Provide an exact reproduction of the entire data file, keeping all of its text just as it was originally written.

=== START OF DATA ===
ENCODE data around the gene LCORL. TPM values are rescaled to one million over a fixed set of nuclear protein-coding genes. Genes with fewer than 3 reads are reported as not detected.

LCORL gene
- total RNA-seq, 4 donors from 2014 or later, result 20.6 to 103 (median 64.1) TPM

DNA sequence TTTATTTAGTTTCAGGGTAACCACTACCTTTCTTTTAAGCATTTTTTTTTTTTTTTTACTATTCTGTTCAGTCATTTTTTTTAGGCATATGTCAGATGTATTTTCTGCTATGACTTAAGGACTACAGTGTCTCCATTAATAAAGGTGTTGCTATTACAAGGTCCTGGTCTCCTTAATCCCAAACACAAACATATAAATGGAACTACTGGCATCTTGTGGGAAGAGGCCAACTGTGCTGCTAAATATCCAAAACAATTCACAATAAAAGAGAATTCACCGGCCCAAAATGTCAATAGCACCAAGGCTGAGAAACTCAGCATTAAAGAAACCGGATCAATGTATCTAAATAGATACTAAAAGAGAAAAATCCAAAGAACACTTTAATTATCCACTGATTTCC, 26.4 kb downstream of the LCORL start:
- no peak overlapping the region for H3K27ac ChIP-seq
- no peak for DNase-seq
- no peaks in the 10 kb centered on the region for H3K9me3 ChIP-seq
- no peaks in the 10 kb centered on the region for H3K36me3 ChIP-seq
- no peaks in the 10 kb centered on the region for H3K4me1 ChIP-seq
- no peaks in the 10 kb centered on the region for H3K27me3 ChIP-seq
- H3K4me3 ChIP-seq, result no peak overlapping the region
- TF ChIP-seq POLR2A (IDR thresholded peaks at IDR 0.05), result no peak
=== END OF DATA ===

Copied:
ENCODE data around the gene LCORL. TPM values are rescaled to one million over a fixed set of nuclear protein-coding genes. Genes with fewer than 3 reads are reported as not detected.

LCORL gene
- total RNA-seq, 4 donors from 2014 or later, result 20.6 to 103 (median 64.1) TPM

DNA sequence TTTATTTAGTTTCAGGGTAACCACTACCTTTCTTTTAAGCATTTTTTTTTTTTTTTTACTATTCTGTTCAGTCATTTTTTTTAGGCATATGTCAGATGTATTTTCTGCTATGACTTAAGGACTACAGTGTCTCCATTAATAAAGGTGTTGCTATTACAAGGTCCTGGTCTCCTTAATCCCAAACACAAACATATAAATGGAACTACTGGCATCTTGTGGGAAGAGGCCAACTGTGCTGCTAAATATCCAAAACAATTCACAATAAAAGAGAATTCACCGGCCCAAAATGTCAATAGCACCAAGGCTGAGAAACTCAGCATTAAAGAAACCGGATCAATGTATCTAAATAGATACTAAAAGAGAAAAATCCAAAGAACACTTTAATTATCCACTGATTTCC, 26.4 kb downstream of the LCORL start:
- no peak overlapping the region for H3K27ac ChIP-seq
- no peak for DNase-seq
- no peaks in the 10 kb centered on the region for H3K9me3 ChIP-seq
- no peaks in the 10 kb centered on the region for H3K36me3 ChIP-seq
- no peaks in the 10 kb centered on the region for H3K4me1 ChIP-seq
- no peaks in the 10 kb centered on the region for H3K27me3 ChIP-seq
- H3K4me3 ChIP-seq, result no peak overlapping the region
- TF ChIP-seq POLR2A (IDR thresholded peaks at IDR 0.05), result no peak